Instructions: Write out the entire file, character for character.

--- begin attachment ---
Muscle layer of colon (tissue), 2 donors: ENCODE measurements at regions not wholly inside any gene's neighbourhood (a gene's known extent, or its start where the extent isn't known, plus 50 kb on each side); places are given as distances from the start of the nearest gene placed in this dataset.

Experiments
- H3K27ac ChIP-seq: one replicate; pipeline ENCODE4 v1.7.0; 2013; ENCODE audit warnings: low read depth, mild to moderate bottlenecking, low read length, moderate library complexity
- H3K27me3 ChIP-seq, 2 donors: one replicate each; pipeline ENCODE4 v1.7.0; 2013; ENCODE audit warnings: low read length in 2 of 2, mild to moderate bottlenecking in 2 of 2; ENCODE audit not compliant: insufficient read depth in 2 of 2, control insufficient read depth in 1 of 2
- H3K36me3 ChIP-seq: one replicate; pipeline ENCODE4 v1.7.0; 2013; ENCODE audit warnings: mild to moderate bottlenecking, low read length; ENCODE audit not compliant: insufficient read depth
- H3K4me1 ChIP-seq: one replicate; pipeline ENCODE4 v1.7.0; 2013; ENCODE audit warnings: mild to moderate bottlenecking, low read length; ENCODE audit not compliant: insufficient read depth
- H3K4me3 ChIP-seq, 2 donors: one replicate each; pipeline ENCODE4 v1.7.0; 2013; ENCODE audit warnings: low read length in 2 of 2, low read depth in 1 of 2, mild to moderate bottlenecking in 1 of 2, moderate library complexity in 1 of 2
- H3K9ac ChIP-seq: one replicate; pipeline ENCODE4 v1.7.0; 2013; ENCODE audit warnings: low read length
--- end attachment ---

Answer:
Muscle layer of colon (tissue), 2 donors: ENCODE measurements at regions not wholly inside any gene's neighbourhood (a gene's known extent, or its start where the extent isn't known, plus 50 kb on each side); places are given as distances from the start of the nearest gene placed in this dataset.

Experiments
- H3K27ac ChIP-seq: one replicate; pipeline ENCODE4 v1.7.0; 2013; ENCODE audit warnings: low read depth, mild to moderate bottlenecking, low read length, moderate library complexity
- H3K27me3 ChIP-seq, 2 donors: one replicate each; pipeline ENCODE4 v1.7.0; 2013; ENCODE audit warnings: low read length in 2 of 2, mild to moderate bottlenecking in 2 of 2; ENCODE audit not compliant: insufficient read depth in 2 of 2, control insufficient read depth in 1 of 2
- H3K36me3 ChIP-seq: one replicate; pipeline ENCODE4 v1.7.0; 2013; ENCODE audit warnings: mild to moderate bottlenecking, low read length; ENCODE audit not compliant: insufficient read depth
- H3K4me1 ChIP-seq: one replicate; pipeline ENCODE4 v1.7.0; 2013; ENCODE audit warnings: mild to moderate bottlenecking, low read length; ENCODE audit not compliant: insufficient read depth
- H3K4me3 ChIP-seq, 2 donors: one replicate each; pipeline ENCODE4 v1.7.0; 2013; ENCODE audit warnings: low read length in 2 of 2, low read depth in 1 of 2, mild to moderate bottlenecking in 1 of 2, moderate library complexity in 1 of 2
- H3K9ac ChIP-seq: one replicate; pipeline ENCODE4 v1.7.0; 2013; ENCODE audit warnings: low read length